Taking a moment to reflect back on the past year, here is summary of progress made in our infrastructure with some preliminary information on what’s in store for 2013.
We finished our first cabin in July 2012 just in time for the arrival of back to back entomology groups who christened the cabin setting up their lights on the deck. This cabin is a milestone since we can now offer guests exclusive accommodations. Prior to this visitors shared rooms with us in The Homestead. We can now accommodate up to 14 guests at The Homestead and The Cabin. Images of The Cabin on our website or on the photo gallery here
|MTCF Cabin 1
In 2012 we also put a new roof on The Homestead. The previous roof was a fibrous cement product that created new micro fractures as fast as we patched it up. We got tired of placing up to 10 pots around the homestead under the drips falling from the ceiling.
The last large construction planned, the common area lodge out on the lookout point, will start in 2013. During 2012 a backhoe leveled out this area and we brought power and water to the site. We are now ready to start the foundation work. Here is a drawing of the planned structure.
It will have five bedrooms (3 with private bath and two with shared bath) a 2nd floor loft with private dormer balcony, a wrap around deck, viewing platform, large kitchen, dining room and living room. When the lodge is complete we will max out our occupancy to 24 guests with the new lodge, cabin and homestead. Here is the site of the new lodge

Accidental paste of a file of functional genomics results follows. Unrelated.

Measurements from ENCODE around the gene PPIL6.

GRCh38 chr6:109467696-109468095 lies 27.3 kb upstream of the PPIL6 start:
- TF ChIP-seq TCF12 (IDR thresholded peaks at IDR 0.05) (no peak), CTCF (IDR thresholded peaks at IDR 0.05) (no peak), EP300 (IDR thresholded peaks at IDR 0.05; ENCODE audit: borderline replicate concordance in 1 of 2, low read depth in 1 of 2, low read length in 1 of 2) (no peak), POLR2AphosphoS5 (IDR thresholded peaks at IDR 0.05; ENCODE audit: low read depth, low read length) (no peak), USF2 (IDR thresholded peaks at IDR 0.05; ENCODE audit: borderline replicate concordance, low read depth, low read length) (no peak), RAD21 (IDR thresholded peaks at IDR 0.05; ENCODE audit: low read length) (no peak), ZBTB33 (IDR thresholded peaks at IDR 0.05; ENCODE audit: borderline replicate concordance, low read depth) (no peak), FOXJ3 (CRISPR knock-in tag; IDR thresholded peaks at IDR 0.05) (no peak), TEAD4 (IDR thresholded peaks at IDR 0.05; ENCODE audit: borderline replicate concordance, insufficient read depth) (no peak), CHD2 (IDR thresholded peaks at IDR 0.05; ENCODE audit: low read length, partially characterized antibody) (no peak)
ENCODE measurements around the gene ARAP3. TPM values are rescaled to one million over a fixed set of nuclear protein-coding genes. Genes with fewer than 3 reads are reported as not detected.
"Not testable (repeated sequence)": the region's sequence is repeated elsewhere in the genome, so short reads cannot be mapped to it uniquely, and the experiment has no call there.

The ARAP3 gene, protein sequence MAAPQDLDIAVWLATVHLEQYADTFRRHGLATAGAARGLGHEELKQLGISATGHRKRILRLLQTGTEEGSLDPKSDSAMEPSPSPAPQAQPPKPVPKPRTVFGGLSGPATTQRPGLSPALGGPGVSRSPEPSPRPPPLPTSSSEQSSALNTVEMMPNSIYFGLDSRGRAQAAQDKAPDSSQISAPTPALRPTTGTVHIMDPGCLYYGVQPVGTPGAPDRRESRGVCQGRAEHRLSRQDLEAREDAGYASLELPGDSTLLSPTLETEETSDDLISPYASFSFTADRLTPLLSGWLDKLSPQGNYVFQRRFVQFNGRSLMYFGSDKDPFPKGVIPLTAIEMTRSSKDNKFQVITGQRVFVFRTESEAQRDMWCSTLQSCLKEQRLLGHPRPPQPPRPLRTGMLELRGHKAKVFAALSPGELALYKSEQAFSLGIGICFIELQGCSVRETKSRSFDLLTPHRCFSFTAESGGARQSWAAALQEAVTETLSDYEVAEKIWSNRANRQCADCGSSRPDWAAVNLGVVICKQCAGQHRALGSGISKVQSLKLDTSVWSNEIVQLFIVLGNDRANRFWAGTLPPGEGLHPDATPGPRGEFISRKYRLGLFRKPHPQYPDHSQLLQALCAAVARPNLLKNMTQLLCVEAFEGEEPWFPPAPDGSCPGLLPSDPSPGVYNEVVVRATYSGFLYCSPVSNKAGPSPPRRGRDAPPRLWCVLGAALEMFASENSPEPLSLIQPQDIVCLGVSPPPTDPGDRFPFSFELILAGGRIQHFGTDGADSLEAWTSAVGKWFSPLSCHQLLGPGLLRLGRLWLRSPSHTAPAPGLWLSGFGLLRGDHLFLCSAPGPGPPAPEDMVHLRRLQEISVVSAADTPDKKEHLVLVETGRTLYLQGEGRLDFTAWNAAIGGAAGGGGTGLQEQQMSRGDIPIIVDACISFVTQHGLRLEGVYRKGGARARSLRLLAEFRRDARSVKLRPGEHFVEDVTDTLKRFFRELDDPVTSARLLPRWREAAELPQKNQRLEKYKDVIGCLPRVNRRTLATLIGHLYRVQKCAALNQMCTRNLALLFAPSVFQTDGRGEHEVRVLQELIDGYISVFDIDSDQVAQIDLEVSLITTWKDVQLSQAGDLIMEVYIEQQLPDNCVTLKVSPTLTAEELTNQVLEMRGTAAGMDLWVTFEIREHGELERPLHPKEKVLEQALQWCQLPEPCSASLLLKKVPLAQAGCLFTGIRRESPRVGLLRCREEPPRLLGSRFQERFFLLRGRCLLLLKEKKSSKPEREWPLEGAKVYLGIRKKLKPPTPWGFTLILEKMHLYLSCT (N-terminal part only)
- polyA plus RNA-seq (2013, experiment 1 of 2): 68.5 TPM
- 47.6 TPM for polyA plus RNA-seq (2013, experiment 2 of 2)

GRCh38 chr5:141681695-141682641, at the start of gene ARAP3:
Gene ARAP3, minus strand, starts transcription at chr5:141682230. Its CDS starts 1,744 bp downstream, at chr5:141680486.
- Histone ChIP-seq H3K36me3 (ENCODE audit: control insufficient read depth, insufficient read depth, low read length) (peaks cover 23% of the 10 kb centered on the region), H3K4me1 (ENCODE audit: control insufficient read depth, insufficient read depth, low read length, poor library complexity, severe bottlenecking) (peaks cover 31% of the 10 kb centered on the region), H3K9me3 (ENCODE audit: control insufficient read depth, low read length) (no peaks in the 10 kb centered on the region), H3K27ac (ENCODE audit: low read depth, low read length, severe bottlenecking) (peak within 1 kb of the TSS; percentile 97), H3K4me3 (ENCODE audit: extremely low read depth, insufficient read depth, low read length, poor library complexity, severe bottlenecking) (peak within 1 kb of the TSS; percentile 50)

Our micro hydro system was greatly improved in 2012 on several fronts. A load controller was added to manage the distribution of power.
We now have a steady 6kw of power with stable 220V / 60hz. Here is a brief description how this works. The turbine is fully open and the generator is producing a constant 6kw. Power not being used at any given moment is being dumped into a 6000 liter concrete storage tank. Here it is with yours truly having a hot soak.
Eight 1500W heating elements heat the water in the tank.
The load controller distributes the power constantly between the load we are drawing running our project (lights, machines and appliances) and the dump load where unused power heats water in the tank. This insures steady voltage and frequency 110-240V/60Hz to the whole project.
The water intake was also improved in 2012 with the construction of a holding tank fed by five 4inch PVC pipes to capture and filter the required amount of water from the stream.
Previously the penstock (8 inch PVC pipe) was laying directly in the stream with a reservoir made of bags of sand. Flash flooding after heavy rains was washing away the sandbags and leaves were constantly clogging up the intake. This new intake tank requires almost no maintenance.
The last improvement on our hydro was to add cement columns to support the 8 inch PVC pipe in areas where the slope of the land required us to raise the pipe off the ground. We have 35 meters of drop from the intake to the turbine. We also removed dead timber during the entire 200m section that was a threat of falling on the pipe.
Our hydro system is the nucleus of our project and we are making all the efforts possible that this is stable and secure. Our generator has an operating lifespan of 80,000 hours. We calculate that it has already past the 50,000 hour mark. We plan in 2013 to secure an additional generator and keep the existing one as a backup.